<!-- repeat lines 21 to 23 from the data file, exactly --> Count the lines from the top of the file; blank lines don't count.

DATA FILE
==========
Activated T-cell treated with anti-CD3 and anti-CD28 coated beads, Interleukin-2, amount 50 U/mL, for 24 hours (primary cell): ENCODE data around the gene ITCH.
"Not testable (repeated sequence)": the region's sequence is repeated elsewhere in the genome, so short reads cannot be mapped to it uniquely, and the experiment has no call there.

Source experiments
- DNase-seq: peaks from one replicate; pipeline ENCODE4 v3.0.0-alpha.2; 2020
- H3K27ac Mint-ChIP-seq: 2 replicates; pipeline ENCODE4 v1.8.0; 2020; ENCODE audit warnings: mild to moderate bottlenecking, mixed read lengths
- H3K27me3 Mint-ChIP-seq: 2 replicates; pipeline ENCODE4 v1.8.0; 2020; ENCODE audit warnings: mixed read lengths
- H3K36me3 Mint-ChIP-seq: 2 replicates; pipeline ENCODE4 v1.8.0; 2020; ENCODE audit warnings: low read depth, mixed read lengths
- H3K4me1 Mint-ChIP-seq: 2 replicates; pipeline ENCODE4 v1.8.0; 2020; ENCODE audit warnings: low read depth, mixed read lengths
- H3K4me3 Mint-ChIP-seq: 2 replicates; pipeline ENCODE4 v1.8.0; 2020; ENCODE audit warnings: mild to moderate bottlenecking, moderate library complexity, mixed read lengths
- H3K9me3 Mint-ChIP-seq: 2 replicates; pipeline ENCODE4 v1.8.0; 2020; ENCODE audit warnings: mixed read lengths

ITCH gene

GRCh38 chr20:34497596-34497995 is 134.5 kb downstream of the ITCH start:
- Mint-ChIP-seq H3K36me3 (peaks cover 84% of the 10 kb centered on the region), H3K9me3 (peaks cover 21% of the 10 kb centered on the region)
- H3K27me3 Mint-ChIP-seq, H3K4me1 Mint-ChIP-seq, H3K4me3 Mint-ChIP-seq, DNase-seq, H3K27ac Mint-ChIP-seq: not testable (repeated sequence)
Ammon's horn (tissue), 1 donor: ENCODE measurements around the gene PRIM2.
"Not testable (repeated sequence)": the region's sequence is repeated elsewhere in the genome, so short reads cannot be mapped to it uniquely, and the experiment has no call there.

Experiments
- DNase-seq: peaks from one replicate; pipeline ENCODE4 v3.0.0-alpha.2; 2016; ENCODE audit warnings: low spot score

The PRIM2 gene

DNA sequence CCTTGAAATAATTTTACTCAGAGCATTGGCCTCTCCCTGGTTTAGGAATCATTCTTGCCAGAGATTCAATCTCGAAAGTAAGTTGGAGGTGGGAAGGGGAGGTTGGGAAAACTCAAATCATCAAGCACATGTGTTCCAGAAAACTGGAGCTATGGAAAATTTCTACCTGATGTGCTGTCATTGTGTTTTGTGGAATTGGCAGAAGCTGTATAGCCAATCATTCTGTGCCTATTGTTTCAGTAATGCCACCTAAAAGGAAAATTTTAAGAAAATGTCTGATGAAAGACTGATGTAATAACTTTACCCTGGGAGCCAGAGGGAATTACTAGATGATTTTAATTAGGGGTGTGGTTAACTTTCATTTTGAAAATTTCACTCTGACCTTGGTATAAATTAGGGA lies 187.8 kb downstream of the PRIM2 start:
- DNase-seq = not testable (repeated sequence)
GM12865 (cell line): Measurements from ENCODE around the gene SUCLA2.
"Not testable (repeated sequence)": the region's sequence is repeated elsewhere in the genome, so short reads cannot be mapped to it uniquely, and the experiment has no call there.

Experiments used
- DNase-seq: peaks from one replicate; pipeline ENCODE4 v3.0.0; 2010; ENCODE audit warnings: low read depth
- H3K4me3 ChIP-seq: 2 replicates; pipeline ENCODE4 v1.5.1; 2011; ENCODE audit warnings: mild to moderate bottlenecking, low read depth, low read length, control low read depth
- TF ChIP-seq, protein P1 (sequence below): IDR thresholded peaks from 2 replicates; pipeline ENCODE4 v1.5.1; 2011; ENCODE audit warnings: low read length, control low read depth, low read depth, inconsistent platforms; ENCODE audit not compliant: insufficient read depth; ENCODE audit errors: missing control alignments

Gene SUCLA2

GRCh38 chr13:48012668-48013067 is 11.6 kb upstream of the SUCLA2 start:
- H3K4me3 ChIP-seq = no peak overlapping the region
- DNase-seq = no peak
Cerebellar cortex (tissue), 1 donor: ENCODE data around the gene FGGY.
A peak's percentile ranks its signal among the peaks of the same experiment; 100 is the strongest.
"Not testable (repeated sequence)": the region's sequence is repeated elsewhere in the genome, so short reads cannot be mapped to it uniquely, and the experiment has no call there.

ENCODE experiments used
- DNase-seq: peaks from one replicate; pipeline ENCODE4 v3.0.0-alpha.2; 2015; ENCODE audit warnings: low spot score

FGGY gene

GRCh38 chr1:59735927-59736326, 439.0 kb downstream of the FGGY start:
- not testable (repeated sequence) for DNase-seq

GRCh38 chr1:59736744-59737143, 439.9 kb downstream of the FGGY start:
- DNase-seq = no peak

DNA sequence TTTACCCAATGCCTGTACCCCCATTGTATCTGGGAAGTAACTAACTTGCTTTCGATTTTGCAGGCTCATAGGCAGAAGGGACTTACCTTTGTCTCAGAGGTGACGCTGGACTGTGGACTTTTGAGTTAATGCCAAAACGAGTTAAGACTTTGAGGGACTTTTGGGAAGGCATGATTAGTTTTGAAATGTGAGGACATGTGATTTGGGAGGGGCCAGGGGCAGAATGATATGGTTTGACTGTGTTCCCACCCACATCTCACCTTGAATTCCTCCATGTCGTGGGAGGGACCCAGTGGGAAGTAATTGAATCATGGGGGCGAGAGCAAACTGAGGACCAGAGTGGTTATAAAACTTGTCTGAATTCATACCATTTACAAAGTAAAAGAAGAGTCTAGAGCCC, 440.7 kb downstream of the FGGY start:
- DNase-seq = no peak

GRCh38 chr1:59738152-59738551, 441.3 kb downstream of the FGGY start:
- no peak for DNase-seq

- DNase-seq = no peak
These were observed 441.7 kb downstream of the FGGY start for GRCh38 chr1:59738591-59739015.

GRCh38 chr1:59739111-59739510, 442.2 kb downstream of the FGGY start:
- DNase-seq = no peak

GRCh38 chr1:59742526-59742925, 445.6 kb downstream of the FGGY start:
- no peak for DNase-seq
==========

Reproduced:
- DNase-seq = not testable (repeated sequence)
GM12865 (cell line): Measurements from ENCODE around the gene SUCLA2.
"Not testable (repeated sequence)": the region's sequence is repeated elsewhere in the genome, so short reads cannot be mapped to it uniquely, and the experiment has no call there.